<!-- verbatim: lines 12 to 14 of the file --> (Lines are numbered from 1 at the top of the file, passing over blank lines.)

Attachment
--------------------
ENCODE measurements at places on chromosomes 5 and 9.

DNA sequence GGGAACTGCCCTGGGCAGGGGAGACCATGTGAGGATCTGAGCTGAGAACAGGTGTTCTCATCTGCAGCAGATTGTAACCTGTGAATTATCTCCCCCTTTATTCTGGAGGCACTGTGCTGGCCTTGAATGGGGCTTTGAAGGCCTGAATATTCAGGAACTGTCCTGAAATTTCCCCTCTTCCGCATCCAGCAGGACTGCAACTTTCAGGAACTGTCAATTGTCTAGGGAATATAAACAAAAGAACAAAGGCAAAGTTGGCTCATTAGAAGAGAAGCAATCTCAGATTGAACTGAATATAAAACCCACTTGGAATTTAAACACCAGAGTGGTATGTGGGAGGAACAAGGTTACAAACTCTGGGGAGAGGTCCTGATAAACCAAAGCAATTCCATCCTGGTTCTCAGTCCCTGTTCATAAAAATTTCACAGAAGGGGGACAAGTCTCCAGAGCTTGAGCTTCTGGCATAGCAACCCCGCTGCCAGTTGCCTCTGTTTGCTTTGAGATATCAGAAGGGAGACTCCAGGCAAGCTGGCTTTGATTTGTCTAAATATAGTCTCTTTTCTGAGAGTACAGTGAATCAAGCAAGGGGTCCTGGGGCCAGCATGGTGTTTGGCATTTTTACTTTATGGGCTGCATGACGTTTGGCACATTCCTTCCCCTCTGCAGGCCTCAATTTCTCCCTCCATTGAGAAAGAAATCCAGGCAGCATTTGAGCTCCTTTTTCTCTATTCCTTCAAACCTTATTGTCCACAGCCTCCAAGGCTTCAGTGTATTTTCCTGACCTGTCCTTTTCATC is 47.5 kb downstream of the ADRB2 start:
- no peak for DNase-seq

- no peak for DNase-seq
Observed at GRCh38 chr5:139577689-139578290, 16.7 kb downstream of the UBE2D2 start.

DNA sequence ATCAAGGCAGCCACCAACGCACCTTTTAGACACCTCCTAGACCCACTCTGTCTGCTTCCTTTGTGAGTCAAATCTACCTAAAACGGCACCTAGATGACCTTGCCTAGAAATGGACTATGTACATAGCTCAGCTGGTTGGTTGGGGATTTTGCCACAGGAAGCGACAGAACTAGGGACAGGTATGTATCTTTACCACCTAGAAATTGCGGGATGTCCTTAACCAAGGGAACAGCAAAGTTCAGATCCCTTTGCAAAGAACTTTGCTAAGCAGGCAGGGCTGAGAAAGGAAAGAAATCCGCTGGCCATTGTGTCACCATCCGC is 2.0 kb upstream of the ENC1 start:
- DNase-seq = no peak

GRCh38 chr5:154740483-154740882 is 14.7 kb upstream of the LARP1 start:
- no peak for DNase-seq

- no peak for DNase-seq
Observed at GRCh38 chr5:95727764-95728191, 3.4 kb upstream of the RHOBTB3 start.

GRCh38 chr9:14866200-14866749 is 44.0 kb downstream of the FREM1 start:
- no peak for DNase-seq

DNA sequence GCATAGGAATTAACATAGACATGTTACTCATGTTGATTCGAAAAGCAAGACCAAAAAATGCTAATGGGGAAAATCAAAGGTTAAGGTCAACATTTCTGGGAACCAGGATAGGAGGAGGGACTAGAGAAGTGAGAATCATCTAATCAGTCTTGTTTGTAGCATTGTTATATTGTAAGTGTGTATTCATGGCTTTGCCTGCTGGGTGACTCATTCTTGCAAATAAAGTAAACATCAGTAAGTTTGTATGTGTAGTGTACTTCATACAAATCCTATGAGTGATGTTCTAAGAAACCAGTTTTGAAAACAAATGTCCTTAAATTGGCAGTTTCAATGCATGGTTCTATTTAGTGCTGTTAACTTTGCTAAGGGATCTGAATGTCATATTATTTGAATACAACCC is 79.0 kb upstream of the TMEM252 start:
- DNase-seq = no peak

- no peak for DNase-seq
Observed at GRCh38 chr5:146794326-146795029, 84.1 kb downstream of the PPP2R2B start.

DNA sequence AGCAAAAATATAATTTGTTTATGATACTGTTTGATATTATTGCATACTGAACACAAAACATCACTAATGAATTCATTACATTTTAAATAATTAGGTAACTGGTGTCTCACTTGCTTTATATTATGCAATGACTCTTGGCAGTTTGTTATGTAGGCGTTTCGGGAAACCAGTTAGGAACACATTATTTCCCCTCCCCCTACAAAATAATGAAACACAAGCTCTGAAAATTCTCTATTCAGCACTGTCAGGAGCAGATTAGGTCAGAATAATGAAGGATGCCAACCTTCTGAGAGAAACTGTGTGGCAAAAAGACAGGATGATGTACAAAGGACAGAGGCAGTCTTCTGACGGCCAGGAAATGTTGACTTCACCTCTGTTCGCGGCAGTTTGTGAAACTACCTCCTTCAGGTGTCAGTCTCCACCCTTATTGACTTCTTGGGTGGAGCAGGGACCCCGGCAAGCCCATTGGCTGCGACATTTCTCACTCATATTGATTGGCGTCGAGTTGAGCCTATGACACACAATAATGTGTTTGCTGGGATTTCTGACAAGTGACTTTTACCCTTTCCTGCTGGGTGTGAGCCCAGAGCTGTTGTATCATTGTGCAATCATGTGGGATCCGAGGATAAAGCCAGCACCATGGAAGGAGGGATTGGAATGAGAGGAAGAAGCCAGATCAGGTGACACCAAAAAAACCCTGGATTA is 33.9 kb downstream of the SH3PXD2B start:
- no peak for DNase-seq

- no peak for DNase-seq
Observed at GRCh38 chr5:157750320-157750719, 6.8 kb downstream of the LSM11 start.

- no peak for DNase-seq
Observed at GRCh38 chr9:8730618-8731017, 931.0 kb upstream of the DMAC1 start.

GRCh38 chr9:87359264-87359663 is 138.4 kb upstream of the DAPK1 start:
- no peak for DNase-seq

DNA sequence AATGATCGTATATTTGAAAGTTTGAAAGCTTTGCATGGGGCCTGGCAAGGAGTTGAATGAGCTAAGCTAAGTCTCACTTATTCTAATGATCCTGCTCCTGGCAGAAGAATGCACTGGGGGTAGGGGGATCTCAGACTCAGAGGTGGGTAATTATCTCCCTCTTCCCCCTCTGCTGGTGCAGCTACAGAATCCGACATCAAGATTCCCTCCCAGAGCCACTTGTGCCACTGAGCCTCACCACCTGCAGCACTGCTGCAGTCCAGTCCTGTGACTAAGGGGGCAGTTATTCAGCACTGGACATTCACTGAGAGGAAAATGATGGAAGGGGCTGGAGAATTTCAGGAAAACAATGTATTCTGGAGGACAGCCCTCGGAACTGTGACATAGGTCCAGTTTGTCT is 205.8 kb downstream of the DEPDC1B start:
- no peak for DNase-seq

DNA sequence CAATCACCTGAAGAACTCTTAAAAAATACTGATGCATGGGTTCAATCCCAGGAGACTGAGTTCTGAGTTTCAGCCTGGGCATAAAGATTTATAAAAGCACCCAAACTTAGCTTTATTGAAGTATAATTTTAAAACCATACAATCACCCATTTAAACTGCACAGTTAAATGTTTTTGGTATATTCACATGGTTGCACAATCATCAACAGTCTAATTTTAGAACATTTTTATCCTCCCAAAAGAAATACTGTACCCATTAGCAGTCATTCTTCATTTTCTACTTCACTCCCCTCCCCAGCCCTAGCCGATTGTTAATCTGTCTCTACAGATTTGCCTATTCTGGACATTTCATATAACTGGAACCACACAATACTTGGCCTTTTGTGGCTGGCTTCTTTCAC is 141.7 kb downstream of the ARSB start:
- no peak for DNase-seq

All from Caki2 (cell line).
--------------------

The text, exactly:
GRCh38 chr9:14866200-14866749 is 44.0 kb downstream of the FREM1 start:
- no peak for DNase-seq

DNA sequence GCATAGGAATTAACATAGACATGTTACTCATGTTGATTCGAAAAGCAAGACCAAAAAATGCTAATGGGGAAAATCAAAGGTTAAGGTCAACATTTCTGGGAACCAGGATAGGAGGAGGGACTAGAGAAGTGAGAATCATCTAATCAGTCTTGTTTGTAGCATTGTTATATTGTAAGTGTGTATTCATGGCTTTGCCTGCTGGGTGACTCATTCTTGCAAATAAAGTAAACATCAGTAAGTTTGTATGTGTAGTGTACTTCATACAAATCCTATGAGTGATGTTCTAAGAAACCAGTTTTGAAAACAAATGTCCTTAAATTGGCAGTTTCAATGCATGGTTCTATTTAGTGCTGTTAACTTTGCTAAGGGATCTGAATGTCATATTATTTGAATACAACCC is 79.0 kb upstream of the TMEM252 start: